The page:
Royal Dutch Shell unveiled plans yesterday to raise capital expenditure next year by more than a quarter to $19bn (£11bn).
The increase on the $15bn Shell has spent this year is the result of higher costs and the company's attempt to improve its lacklustre performance in finding new reserves of oil and gas to replace existing production.
Shell said that of the $19bn total expenditure, some $15bn would be spent upstream - of which $2bn would be earmarked for exploration - while $4bn would be spent on downstream activities, such as refining and petrol retailing. Shell's benchmark oil price of $25 a barrel for judging whether a new project is justified on financial grounds remains unchanged.
The company is only now recovering from the reserves reporting scandal last year which devastated its reputation, forced the resignation of its three top executives and sparked regulatory investigations on both sides of the Atlantic.
It has also been hit recently by huge cost increases on high-profile projects such as the Sakhalin-2 gas field off Russia's east coast, where costs have doubled to $20bn; and the Bonga field off the coast of Nigeria, which could cost more than $5bn.
But Shell said that only $400m, or 10 per cent of the increase in expenditure next year, related to Sakhalin. It said a quarter of the increase in upstream investment was due to inflation, unfavourable exchange rates and higher costs for services such as the hiring of drilling rigs.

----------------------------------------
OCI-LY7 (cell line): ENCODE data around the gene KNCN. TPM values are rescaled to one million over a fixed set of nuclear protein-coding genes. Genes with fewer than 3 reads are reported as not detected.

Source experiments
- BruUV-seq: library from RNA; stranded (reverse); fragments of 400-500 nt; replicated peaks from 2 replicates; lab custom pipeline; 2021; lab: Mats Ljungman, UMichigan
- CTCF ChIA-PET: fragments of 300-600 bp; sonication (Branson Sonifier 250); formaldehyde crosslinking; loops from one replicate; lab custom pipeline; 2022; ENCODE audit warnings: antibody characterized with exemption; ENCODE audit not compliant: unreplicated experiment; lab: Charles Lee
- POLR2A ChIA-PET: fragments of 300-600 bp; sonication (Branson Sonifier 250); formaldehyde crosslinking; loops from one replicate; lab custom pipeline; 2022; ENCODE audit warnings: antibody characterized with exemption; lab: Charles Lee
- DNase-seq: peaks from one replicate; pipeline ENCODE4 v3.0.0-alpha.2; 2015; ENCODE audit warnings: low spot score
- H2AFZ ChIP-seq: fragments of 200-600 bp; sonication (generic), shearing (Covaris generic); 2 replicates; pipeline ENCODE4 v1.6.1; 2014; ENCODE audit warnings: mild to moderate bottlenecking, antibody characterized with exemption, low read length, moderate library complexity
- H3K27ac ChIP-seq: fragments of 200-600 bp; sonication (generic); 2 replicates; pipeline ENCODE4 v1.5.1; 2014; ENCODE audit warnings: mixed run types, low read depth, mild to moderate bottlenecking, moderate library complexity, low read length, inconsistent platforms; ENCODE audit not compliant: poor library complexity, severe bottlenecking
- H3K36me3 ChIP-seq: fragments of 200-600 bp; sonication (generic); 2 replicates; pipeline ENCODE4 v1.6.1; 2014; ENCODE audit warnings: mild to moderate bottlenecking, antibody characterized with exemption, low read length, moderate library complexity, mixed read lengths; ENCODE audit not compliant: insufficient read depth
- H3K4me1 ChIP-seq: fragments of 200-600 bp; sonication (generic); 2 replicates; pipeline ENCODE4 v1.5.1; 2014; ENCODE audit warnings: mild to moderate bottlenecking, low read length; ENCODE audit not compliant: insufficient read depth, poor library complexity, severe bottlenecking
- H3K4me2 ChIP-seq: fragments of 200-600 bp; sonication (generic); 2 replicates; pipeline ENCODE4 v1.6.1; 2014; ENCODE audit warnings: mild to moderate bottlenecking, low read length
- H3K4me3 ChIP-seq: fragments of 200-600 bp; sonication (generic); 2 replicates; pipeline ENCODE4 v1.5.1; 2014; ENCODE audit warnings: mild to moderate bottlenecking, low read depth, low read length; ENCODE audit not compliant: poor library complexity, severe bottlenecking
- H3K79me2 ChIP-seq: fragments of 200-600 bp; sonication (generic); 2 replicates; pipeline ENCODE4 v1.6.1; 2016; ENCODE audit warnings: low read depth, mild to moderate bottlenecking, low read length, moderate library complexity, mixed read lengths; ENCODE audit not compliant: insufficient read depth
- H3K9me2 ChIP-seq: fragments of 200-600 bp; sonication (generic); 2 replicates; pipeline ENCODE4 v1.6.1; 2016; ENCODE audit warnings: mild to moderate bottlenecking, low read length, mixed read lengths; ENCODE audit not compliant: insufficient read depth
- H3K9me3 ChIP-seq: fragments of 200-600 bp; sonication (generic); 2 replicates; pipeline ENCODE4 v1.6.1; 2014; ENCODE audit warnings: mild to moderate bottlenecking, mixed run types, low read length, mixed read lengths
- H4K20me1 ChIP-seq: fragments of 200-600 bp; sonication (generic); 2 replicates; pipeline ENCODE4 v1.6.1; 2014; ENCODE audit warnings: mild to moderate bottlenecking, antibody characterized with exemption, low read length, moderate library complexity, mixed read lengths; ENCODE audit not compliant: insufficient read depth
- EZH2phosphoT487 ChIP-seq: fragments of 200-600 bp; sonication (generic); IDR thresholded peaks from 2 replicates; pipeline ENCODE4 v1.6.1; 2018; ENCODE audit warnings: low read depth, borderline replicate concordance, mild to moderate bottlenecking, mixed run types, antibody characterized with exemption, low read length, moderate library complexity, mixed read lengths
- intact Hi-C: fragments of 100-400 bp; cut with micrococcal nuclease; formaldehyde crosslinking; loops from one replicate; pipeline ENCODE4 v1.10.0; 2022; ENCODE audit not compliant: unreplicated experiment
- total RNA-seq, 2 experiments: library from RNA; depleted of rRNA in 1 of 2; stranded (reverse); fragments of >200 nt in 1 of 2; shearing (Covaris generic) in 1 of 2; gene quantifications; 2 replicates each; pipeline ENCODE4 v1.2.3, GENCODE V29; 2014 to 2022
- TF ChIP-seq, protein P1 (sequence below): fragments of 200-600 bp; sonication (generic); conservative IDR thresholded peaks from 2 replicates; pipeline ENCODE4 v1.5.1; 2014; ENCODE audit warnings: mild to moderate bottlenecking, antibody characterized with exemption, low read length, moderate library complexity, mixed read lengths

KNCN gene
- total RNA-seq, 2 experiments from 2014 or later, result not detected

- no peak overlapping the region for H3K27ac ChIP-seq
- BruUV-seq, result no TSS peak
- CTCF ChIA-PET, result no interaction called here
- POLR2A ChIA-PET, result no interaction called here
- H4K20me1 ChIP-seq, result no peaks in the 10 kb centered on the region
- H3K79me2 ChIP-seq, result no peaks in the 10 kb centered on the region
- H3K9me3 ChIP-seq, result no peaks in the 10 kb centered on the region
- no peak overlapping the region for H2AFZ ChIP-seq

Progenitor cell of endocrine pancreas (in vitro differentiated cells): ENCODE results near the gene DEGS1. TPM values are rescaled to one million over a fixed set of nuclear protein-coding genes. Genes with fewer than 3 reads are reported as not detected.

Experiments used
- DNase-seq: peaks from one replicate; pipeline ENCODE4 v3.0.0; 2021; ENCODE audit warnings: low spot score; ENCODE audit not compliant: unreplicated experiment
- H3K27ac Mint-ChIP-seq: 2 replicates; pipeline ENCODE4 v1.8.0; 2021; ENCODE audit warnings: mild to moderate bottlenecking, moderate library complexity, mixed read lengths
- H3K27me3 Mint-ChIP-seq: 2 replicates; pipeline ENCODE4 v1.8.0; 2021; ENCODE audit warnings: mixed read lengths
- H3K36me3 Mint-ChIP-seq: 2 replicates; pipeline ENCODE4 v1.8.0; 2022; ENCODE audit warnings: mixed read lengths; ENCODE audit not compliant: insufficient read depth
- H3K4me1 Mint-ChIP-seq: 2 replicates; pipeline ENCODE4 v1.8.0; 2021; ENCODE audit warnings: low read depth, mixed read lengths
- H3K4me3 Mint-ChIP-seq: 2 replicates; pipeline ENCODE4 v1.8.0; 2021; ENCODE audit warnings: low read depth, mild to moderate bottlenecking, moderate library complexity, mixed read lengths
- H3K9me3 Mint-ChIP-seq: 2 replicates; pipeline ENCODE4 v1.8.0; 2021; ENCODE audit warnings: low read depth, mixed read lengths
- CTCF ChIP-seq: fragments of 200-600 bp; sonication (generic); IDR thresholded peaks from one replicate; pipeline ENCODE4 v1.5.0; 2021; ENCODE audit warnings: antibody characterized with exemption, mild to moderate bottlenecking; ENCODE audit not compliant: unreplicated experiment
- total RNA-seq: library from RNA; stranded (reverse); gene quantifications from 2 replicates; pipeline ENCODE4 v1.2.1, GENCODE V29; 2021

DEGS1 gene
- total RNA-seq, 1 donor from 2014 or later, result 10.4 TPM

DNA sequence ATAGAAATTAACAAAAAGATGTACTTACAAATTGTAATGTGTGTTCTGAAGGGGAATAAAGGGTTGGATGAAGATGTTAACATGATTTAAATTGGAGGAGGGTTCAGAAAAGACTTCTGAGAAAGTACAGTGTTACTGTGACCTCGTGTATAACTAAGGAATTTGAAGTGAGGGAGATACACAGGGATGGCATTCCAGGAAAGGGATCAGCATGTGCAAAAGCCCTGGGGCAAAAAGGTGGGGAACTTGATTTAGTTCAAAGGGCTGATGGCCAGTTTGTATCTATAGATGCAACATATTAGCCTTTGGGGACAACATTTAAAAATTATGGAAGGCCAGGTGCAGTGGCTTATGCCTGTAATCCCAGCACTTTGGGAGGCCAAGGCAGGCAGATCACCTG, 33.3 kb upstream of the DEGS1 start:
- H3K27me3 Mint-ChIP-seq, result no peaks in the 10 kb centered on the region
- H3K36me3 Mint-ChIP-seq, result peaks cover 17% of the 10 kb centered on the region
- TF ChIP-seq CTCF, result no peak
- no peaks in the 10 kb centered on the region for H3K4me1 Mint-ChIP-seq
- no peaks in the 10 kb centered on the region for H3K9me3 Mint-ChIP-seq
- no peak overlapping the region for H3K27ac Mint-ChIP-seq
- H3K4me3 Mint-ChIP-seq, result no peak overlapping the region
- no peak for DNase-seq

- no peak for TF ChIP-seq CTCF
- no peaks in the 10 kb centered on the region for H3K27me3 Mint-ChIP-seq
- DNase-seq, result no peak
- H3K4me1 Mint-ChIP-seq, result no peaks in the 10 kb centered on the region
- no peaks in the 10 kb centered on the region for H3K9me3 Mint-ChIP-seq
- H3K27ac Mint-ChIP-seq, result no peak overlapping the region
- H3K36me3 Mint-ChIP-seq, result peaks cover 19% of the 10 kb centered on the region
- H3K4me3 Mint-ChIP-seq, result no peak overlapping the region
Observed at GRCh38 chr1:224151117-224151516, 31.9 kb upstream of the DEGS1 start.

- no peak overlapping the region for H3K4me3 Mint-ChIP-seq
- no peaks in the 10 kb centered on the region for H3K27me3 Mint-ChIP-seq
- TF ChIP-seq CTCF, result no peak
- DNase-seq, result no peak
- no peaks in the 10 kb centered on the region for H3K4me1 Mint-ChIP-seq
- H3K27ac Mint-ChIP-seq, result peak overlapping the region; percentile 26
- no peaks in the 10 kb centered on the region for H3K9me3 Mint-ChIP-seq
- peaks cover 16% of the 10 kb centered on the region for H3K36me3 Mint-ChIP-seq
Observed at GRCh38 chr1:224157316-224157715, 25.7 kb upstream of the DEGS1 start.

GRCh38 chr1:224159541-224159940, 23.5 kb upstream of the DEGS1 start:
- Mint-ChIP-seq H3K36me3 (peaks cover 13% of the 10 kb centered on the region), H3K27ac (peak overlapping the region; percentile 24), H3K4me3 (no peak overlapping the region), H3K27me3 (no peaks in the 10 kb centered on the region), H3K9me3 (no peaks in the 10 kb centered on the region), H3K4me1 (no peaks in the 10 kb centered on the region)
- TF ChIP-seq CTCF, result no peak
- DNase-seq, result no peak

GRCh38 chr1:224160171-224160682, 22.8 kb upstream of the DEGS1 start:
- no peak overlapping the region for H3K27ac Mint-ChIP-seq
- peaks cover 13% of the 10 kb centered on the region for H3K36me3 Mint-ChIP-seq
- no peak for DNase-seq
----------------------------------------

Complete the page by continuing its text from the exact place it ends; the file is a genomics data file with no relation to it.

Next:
More than half - 55 per cent - is the result of ramping up new projects and increased exploration. The remainder relates to existing fields.
Last year, Shell only replaced 19 per cent of the oil it took from the ground, using the strict definition of reserves replacement required by the US Securities and Exchange Commission.
Shell's finance director Peter Voser said it still remained "reasonably confident" of achieving its target 100 per cent reserves replacement over the 2004-2008 period.
He also reiterated Shell's output forecasts of 3.5 to 3.8 million barrels a day this year and next, rising to between 3.8 million and 4 million barrels in 2009 and 4.5 million to 5 million in 2014.
Some investors are fearful that the increase in capital expenditure will leave Shell with less capital to hand back to shareholders but Mr Voser pledged to continue the company's share buy-back programme into next year. Shell shares rose yesterday by 11p or just under 1 per cent.
Of the $19bn to be spent next year, some $10bn-$11bn will be invested on upstream growth projects or "elephants" as Shell describes them, requiring investment of $1bn or more. The company aims to bring on stream fields containing about 13 billion barrels of oil by the end of 2009.Reuse content